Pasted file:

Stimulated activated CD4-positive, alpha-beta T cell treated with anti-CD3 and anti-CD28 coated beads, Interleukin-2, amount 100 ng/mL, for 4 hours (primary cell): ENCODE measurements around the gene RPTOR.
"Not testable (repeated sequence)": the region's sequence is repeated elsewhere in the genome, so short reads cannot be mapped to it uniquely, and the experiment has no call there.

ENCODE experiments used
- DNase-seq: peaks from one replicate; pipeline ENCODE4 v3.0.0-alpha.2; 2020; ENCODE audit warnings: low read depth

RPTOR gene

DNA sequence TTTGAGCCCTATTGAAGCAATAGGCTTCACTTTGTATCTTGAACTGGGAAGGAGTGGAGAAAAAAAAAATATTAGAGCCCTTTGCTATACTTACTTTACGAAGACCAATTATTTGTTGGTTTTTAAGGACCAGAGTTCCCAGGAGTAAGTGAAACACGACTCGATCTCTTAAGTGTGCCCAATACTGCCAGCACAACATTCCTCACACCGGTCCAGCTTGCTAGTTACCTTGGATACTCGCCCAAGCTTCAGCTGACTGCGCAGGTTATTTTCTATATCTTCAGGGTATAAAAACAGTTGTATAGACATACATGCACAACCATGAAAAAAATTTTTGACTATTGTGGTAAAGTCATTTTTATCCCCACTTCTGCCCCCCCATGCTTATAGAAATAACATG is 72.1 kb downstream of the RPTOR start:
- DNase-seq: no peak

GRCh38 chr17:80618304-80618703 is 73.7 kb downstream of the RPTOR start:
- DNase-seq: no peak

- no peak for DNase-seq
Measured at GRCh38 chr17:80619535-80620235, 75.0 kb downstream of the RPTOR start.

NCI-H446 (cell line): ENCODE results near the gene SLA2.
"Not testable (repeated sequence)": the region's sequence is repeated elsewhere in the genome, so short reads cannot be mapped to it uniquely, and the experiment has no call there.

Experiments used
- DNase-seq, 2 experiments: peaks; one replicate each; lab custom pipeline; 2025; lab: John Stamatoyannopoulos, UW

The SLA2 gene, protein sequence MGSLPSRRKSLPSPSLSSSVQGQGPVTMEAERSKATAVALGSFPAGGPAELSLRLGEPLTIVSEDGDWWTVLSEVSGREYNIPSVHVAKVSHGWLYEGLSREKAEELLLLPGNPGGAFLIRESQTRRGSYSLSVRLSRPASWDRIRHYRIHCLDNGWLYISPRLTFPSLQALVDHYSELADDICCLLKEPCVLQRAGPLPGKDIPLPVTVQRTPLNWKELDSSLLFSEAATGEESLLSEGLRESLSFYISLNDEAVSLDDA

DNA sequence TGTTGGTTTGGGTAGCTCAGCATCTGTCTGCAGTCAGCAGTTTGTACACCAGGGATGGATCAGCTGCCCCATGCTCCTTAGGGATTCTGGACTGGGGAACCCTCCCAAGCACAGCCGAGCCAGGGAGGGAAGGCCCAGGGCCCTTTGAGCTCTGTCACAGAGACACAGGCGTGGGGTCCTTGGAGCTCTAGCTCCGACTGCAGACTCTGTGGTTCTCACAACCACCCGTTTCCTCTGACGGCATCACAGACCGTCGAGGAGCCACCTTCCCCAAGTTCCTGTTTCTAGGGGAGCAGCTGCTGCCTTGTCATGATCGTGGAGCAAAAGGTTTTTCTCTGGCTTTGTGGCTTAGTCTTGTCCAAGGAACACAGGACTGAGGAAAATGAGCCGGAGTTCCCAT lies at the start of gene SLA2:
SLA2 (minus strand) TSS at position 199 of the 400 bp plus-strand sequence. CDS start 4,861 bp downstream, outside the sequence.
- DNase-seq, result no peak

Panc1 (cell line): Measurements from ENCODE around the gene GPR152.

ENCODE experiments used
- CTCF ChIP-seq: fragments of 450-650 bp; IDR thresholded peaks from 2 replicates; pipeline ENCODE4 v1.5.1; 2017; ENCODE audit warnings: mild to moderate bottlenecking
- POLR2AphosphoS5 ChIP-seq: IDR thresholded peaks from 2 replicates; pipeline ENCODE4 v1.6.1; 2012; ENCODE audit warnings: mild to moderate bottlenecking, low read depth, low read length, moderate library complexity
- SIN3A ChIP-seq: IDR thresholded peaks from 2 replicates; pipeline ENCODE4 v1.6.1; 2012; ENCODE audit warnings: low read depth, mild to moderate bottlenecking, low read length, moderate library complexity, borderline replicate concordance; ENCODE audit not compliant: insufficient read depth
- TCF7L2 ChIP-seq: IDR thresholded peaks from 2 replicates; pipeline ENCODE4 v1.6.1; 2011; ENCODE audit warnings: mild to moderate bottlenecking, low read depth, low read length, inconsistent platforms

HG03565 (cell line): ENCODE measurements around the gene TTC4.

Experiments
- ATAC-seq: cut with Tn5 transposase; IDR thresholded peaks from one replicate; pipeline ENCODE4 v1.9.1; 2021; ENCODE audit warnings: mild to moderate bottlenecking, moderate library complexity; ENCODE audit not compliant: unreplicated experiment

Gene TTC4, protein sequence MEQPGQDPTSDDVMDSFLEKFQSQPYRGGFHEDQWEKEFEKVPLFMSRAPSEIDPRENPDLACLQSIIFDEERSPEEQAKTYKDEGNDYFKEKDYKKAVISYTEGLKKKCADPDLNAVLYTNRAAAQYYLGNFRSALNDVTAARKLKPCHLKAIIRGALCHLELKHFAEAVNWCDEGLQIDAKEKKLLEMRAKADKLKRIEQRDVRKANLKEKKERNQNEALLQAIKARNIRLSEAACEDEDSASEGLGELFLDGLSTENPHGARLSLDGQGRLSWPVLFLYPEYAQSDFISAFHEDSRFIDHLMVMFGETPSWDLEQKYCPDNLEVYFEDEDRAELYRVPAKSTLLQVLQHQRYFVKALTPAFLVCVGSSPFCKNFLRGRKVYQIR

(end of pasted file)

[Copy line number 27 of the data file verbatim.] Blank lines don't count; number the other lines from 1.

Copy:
Experiments